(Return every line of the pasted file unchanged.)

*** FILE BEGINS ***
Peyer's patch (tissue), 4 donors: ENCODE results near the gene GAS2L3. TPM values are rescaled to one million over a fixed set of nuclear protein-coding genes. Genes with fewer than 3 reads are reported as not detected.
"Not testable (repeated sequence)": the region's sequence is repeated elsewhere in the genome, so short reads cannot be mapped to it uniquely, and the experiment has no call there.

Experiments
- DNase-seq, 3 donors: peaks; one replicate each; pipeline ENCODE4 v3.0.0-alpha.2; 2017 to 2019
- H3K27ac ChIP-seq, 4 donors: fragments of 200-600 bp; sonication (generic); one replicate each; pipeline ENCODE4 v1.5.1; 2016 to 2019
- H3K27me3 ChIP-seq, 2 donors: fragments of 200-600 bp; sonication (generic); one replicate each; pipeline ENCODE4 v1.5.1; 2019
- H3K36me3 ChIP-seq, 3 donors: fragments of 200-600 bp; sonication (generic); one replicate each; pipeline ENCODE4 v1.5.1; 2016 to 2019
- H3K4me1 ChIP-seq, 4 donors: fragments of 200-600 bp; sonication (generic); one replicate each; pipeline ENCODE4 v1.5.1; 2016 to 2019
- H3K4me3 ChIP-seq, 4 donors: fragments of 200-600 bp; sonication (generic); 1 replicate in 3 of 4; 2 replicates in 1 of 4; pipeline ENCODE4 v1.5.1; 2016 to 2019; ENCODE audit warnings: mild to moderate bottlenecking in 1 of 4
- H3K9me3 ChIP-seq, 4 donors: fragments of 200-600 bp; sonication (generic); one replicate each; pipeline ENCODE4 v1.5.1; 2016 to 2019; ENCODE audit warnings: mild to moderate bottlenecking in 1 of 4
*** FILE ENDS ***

Peyer's patch (tissue), 4 donors: ENCODE results near the gene GAS2L3. TPM values are rescaled to one million over a fixed set of nuclear protein-coding genes. Genes with fewer than 3 reads are reported as not detected.
"Not testable (repeated sequence)": the region's sequence is repeated elsewhere in the genome, so short reads cannot be mapped to it uniquely, and the experiment has no call there.

Experiments
- DNase-seq, 3 donors: peaks; one replicate each; pipeline ENCODE4 v3.0.0-alpha.2; 2017 to 2019
- H3K27ac ChIP-seq, 4 donors: fragments of 200-600 bp; sonication (generic); one replicate each; pipeline ENCODE4 v1.5.1; 2016 to 2019
- H3K27me3 ChIP-seq, 2 donors: fragments of 200-600 bp; sonication (generic); one replicate each; pipeline ENCODE4 v1.5.1; 2019
- H3K36me3 ChIP-seq, 3 donors: fragments of 200-600 bp; sonication (generic); one replicate each; pipeline ENCODE4 v1.5.1; 2016 to 2019
- H3K4me1 ChIP-seq, 4 donors: fragments of 200-600 bp; sonication (generic); one replicate each; pipeline ENCODE4 v1.5.1; 2016 to 2019
- H3K4me3 ChIP-seq, 4 donors: fragments of 200-600 bp; sonication (generic); 1 replicate in 3 of 4; 2 replicates in 1 of 4; pipeline ENCODE4 v1.5.1; 2016 to 2019; ENCODE audit warnings: mild to moderate bottlenecking in 1 of 4
- H3K9me3 ChIP-seq, 4 donors: fragments of 200-600 bp; sonication (generic); one replicate each; pipeline ENCODE4 v1.5.1; 2016 to 2019; ENCODE audit warnings: mild to moderate bottlenecking in 1 of 4